From 1977 to 1983 California Highway Patrol officers Jon Baker and “Ponch” Poncherello kept the highways and byways of Los Angeles safe with a mix of motorcycles, Brut cologne and wholesome machismo. “CHiPS” was a big TV hit and is now a big screen movie starring Michael Peña and Dax Shepard as unorthodox motorcycles cops. The Brut and the wholesomeness are gone in this raunchy update but the motorcycles and machismo survived.
Shepard, who also wrote and directed, stars as Jon Baker, a free spirited ex-motorcycle daredevil. His marriage is on the rocks, but he hopes if he becomes a police officer his wife will fall back in love with him.
Baker is teamed up with a seasoned FBI agent working undercover as Frank ‘Ponch’ Poncherello (Peña). Seems the feds needed two outsiders to infiltrate the California Highway Patrol and bust some dirty cops who robbed 12 million dollars in a daring daylight robbery.
The unlikely duo don’t hit it off right away, but Baker’s skills on the hog and Ponch’s experience make them an effective, if untraditional team. Cue the chase scenes and sex jokes.
In Shepard’s hands “CHIPS” is a mix of motorcycles and masturbation, homophobic jokes and gratuitous nudity. It’s hard to know exactly how to categorize “CHIPS.” It is a remake of a TV show although Erik Estrada, star of the original series and who also appears in the film, took to twitter to blast the remake as “demeaning” to long time “CHiPS” fans.
It could also be filed under the comedy category although I’d suggest the action sequences are more successful than the attempts at humour.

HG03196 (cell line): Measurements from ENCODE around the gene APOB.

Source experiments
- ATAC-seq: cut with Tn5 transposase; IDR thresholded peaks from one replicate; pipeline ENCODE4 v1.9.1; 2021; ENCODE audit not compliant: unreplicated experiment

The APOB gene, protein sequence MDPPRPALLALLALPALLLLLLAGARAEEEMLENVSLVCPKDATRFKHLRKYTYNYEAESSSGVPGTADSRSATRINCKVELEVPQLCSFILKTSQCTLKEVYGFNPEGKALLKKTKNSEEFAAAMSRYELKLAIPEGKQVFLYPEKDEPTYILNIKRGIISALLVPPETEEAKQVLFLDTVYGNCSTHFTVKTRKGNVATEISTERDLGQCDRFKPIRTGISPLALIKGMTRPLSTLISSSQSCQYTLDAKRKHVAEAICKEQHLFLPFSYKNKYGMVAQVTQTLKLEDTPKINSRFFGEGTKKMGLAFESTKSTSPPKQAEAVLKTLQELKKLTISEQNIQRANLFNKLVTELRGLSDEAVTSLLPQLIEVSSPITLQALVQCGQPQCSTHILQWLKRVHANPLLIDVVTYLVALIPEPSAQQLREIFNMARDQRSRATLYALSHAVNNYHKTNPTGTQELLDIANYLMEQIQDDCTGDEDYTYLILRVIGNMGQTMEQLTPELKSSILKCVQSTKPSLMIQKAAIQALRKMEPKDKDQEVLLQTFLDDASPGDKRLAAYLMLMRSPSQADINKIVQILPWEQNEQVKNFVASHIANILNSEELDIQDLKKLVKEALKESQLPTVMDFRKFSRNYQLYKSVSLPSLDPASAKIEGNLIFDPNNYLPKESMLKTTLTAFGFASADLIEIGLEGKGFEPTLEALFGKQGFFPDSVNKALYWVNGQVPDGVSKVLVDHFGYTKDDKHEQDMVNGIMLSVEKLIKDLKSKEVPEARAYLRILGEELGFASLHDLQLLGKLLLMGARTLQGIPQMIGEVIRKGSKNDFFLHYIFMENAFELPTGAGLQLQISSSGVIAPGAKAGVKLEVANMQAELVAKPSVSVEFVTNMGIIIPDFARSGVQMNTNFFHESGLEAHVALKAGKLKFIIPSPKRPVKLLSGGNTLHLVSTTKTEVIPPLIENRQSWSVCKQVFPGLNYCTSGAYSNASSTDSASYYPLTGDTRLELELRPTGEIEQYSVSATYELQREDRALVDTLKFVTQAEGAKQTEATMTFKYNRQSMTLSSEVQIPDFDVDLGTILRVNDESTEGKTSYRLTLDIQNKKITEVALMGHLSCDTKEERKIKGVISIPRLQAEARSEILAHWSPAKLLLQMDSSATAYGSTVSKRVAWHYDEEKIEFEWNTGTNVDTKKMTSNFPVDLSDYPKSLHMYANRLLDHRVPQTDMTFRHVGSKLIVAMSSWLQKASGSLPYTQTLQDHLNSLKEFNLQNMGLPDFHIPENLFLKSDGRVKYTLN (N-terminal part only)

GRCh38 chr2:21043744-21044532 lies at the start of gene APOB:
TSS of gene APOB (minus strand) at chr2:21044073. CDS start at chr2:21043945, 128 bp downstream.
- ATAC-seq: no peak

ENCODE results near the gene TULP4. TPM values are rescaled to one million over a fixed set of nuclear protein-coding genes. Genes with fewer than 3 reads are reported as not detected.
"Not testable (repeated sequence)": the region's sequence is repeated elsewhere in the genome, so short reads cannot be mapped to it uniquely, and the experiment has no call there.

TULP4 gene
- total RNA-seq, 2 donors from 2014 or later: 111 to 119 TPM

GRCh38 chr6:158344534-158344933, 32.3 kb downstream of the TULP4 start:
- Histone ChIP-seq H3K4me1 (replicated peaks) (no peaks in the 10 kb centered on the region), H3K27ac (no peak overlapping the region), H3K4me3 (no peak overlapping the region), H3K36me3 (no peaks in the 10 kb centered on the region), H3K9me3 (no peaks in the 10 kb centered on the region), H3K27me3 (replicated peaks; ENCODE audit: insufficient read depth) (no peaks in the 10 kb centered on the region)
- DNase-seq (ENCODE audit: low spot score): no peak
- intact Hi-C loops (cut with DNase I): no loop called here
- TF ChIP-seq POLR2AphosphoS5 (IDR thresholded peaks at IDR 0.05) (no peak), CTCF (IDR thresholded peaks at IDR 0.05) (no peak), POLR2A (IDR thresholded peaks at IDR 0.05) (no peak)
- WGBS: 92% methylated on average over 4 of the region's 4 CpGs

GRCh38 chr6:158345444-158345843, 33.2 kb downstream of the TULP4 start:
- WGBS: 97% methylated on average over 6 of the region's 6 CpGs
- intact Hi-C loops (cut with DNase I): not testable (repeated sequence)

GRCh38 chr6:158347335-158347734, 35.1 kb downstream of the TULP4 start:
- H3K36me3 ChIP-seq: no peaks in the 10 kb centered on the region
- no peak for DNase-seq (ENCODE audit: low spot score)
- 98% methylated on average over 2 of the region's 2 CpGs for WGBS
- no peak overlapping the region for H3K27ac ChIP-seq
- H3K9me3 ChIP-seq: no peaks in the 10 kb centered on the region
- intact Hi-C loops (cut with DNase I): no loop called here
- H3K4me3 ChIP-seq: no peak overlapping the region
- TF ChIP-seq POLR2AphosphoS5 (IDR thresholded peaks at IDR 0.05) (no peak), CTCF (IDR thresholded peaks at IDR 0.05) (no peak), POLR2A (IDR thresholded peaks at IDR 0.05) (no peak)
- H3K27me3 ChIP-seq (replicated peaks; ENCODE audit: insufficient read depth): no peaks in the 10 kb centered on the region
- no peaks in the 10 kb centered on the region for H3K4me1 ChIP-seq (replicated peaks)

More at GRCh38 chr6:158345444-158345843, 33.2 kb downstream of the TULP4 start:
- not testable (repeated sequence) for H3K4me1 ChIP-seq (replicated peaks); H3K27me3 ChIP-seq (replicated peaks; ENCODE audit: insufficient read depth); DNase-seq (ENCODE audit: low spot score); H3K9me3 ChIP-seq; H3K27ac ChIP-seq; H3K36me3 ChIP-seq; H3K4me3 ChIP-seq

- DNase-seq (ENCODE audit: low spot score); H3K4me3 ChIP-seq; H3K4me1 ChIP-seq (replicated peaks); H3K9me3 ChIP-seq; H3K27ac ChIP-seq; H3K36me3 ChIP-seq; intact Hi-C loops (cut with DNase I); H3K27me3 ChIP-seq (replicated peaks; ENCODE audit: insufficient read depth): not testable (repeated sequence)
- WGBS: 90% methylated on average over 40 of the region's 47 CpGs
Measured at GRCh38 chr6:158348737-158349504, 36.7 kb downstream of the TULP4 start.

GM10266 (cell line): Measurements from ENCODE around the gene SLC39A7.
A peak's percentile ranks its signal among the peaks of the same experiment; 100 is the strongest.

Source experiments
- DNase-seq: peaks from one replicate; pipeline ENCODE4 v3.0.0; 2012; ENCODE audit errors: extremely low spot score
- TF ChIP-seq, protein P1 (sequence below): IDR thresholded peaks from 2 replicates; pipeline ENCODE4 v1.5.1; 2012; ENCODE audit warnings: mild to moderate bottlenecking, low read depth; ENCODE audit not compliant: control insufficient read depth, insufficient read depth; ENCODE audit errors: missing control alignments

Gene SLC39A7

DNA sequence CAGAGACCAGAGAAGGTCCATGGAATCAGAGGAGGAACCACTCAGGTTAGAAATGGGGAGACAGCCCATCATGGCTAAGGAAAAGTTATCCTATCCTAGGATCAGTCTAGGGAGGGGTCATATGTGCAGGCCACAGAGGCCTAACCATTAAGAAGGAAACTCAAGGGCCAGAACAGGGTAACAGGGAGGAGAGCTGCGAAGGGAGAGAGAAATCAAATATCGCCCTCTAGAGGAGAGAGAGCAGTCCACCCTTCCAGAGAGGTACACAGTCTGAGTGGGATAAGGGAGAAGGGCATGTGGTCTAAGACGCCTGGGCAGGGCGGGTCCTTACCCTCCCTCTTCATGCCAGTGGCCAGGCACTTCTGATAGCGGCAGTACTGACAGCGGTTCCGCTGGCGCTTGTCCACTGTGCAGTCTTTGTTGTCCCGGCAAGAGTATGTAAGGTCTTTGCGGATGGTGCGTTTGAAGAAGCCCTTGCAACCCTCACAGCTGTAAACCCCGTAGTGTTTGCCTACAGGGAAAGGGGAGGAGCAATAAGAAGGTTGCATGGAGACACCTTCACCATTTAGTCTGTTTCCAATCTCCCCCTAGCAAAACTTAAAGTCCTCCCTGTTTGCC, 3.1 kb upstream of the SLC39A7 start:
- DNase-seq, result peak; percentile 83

To recap: It’s a remake, a comedy and an action film and yet it doesn’t quite measure up to any of those descriptors. It’s a remake in the sense that Shepard has lifted the title, character names and general situation but they are simply pegs to hang his crude jokes on.
It’s a comedy—there is a paparazzi joke that made me laugh hard—but it’s a lowest common denominator comedy. I like a poop joke as much as anyone, but there have to be peaks and valleys. Shepard aims low, then goes lower. If you like a certain amount of shame with your cheap laughs then “CHIPS” is for you.
When the movie isn’t commenting on Ponch’s bathroom habits it is laying rubber. The crime story isn’t terribly complicated or interesting but the guys tear up the pavement with a handful of pretty good chase scenes. They are frenetic and it’s not always possible to tell exactly who is who, but the scenes add some zip to the story.
“CHIPS” is not your father’s “CHiPS.” It’s a kinda-sorta action comedy that revels in its rudeness at the expense of paying tribute to the source material.
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Three audience members get ambushed by Alexis Honce with a purse intervention; Five steps to glowing skin; Actress Malin Akerman on season two of “Billions”; Malin cooks sweet potato burgers with Chef Rodney Bowers; Must-see films before the Oscars.
Paterson, the new movie from director Jim Jarmusch is a week in the life of Paterson, the man and the place.
Adam Driver plays Paterson, a poetry writing New Jersey bus driver from Paterson, New Jersey. He lives with Laura (Golshifteh Farahani), a dreamer who wants to open a cupcake shop and make them rich and their dog Marvin.
Paterson is a wonderfully leisurely movie. There are small conflicts sprinkled throughout, a bus breaks down and lovers quarrel, but Paterson isn’t about that. It’s about gentle, loving performances from Driver and Farahani and the beauty of overheard conversations and the day-to-day of regular life.